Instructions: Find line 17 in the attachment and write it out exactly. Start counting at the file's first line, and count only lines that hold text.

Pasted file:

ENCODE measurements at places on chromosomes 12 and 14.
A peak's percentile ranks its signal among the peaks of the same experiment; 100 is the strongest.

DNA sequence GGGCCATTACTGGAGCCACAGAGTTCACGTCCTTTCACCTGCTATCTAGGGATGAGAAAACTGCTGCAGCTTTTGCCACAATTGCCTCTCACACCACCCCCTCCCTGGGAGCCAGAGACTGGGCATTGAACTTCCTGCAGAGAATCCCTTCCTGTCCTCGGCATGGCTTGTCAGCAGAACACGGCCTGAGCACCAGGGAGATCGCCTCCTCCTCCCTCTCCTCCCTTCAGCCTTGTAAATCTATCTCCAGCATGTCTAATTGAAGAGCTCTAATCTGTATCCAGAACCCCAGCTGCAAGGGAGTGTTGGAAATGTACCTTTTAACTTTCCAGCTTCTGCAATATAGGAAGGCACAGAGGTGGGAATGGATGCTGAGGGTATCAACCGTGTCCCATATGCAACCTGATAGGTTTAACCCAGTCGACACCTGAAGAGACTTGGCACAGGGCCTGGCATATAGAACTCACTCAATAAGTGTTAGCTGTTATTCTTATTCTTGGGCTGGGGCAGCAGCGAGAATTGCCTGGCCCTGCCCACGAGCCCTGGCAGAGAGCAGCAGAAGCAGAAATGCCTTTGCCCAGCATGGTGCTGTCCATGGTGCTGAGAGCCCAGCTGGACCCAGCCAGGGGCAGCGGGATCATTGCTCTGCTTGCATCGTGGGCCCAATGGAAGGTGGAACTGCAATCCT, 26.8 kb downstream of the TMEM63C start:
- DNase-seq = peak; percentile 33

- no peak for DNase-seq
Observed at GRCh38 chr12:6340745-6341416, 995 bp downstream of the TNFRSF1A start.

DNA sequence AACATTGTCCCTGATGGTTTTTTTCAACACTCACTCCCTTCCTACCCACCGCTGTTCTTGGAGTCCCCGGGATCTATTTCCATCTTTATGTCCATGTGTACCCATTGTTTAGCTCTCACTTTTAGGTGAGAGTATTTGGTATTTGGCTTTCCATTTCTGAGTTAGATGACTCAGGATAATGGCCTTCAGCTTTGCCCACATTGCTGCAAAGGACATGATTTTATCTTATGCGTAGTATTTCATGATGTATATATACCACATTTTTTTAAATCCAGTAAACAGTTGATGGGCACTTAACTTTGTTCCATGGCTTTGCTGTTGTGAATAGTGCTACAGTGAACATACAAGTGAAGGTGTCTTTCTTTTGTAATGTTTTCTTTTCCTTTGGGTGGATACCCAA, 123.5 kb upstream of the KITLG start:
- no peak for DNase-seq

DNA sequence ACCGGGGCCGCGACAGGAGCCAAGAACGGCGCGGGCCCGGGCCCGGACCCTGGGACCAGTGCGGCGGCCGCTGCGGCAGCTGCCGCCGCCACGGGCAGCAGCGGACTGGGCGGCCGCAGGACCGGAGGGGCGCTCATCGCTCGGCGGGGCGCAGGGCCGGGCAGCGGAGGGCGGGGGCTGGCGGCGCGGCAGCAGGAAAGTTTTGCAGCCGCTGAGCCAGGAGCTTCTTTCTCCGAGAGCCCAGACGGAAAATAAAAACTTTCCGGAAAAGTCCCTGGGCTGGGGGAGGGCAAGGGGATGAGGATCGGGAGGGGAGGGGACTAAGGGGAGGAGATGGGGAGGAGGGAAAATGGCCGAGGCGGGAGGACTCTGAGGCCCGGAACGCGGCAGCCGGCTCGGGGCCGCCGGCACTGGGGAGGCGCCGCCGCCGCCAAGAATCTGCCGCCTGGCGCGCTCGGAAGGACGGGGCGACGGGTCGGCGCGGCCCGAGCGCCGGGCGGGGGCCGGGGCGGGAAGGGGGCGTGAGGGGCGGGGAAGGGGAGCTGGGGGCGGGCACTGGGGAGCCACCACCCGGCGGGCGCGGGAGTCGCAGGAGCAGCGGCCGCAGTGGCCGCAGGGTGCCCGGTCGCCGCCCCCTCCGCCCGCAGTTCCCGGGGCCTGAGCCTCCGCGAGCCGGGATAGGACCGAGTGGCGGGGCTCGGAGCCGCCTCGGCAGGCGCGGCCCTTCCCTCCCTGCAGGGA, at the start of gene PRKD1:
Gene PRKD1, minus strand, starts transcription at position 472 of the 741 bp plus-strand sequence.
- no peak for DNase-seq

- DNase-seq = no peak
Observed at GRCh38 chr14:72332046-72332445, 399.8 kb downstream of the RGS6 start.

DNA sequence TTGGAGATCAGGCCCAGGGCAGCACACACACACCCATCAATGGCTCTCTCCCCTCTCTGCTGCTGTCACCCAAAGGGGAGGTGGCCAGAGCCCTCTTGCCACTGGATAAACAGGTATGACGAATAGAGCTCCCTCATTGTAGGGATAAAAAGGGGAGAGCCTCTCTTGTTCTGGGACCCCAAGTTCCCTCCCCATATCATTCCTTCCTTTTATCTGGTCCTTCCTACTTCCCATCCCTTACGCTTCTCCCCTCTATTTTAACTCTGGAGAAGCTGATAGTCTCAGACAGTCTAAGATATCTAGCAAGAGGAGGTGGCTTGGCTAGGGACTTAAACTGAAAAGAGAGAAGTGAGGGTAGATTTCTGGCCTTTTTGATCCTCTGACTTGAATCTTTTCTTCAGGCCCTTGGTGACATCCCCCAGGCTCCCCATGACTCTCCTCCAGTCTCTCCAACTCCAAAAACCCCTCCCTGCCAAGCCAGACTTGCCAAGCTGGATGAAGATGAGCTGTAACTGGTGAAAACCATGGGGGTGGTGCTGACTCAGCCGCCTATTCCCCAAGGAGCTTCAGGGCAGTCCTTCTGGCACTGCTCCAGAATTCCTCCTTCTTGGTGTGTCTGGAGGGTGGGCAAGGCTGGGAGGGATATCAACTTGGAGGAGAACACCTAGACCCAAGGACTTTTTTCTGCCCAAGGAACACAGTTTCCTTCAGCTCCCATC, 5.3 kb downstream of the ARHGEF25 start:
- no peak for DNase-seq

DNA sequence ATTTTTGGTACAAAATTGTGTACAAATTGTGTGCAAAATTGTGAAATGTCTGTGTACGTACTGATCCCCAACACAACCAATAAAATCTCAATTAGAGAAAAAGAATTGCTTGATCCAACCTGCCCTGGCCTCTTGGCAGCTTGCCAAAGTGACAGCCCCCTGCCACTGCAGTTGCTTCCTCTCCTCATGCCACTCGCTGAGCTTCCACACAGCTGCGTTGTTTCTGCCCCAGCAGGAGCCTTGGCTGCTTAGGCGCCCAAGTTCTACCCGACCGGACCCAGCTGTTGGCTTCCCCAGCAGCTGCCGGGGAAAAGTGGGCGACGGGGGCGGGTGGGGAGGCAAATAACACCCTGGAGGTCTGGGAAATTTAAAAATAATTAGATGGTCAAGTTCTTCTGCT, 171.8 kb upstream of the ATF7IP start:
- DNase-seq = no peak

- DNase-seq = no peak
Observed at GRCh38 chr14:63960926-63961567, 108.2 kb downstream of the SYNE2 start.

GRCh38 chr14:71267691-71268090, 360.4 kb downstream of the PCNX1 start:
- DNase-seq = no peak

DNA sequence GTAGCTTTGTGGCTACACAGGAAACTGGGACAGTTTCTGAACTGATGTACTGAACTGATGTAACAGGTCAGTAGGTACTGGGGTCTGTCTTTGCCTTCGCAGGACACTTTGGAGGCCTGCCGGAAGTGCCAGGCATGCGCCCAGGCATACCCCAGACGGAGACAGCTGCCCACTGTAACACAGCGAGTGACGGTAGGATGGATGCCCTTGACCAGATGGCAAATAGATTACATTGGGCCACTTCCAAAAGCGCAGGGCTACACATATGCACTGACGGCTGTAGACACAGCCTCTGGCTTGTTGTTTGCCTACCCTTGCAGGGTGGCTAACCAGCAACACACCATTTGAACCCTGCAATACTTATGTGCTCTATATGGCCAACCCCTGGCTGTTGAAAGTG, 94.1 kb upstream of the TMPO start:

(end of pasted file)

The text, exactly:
- DNase-seq = no peak